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Friday, 06 November 2020 11:56

04 Nov 2020


Careless talk about who we are supposed to be can throw us into a dangerous identity trap.

Some may think that pinning down someone’s identity is an unequivocal matter. But what is one’s identity is a question that depends on the context in which it is asked. Is one being asked about one’s nationality, religion, moral outlook, attachment to customs, workplace position, cultural preferences, sporting allegiance, socio-economic background, biological traits, role in one’s family, or membership of some group that holds special significance? None of the elements just mentioned is sufficient by itself to cover every possible question about one’s identity. Furthermore, just because one cites a particular category in relation to any of these elements, it does not follow that it must be part of one’s identity to possess all the features some people may choose to ascribe to that category.

For example, pick any nationality, and there will be some who associate it with all that is noble and heroic, and some who regard as the embodiment of untrustworthiness and aggression. The truth, for just about every nation, is that there are proud and regrettable moments in its history, and while its members may be judged on how they feel about these moments, they can’t be held accountable for those occurrences over which they had no influence. Similarly, one may have grown up with certain customs, but it does not follow that one will continue to embrace all those customs and related beliefs, or interpret their meaning in the same way. Short-hand labels like ‘Catholic’, ‘Buddhist’, ‘Shiite’ can be totally misleading if we assume everyone with that label must resemble one another in every vital respect, and share responsibility for the actions of anyone who happens to apply that label to themselves.

Biological features could be relevant when referred to in specific contexts, but are likely to distort how people are viewed if invoked on the basis of dubious generalisation. If information relating to DNA, X/Y chromosomes, bodily health, etc can help to determine the diagnosis and treatment of people, then it should be factored in. However, to talk about someone’s ethnicity, gender, or age as though from that element alone we can deduce every significant statement about that person is clearly absurd. Identity politics may rely on rigid categorisation of people into pre-conceived ‘black/white’, ‘female/male’, ‘old/young’ types; but every attribution of inherent psychological or behavioural traits to these types has been refuted by experience.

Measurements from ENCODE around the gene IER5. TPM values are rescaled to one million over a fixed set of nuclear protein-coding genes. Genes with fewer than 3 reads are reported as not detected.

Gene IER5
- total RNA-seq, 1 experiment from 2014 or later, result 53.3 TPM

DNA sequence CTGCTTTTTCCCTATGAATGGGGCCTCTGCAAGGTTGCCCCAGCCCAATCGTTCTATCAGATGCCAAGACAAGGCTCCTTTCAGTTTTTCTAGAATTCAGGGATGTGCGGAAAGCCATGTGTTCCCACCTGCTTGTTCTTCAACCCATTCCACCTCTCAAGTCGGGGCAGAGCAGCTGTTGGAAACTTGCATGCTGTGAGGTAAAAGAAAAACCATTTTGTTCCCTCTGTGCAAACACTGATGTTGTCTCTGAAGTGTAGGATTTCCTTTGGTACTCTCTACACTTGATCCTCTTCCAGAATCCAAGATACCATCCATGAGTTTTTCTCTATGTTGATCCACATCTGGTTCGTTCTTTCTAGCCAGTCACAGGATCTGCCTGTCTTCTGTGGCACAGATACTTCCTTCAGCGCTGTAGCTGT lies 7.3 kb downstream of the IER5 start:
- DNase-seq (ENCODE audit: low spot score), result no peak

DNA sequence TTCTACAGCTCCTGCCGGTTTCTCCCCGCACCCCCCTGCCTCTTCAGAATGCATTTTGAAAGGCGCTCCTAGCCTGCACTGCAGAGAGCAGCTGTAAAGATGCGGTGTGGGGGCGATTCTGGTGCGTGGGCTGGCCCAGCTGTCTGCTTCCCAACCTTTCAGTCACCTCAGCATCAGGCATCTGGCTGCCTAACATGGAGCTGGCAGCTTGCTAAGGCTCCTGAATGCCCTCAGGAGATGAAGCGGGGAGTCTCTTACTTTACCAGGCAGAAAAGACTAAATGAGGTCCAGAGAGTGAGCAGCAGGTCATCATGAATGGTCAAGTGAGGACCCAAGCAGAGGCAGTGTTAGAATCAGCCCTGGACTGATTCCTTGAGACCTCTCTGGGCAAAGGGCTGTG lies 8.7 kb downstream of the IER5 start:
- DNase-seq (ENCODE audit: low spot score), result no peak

Equally unfounded, but just as commonly made, are identity claims formulated about people in connection with their socio-economic circumstances. For instance, people who cannot make ends meet and are socially marginalised (because, e.g., they are hampered by the deprivations in their neighbourhoods, recession has left too few job opportunities, disability limits what paid work they can find, dire conditions back home have forced them to become refugees) may have in common the need for external support to obtain food and shelter, but how they see their predicament and what they do in response vary greatly. Yet, to group them as ‘benefit seekers’ and project them disparagingly, especially by equating them with a small minority who attempt to claim benefit payment on false terms, is simply misleading and viciously hurtful.

The identity trap is one of the most insidious propagandist tools. To counter it, we should:

[1] stress we have multiple characteristics and not any single one of these can be picked out as all-defining of who a person is;
[2] expose any attempt to make arbitrary generalisations about what any partial identity label is supposed to encompass; and
[3] remind everyone that there are other characteristics that are all too often overlooked – e.g., the important self-identification as someone who seeks to be a thoughtful person, a caring parent, an enemy of cruelty, a defender of reason.

Humans are complex beings. We must never let others stick us down with a simplistic label.
Source: Question the Powerful
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Last Updated on Friday, 06 November 2020 12:11

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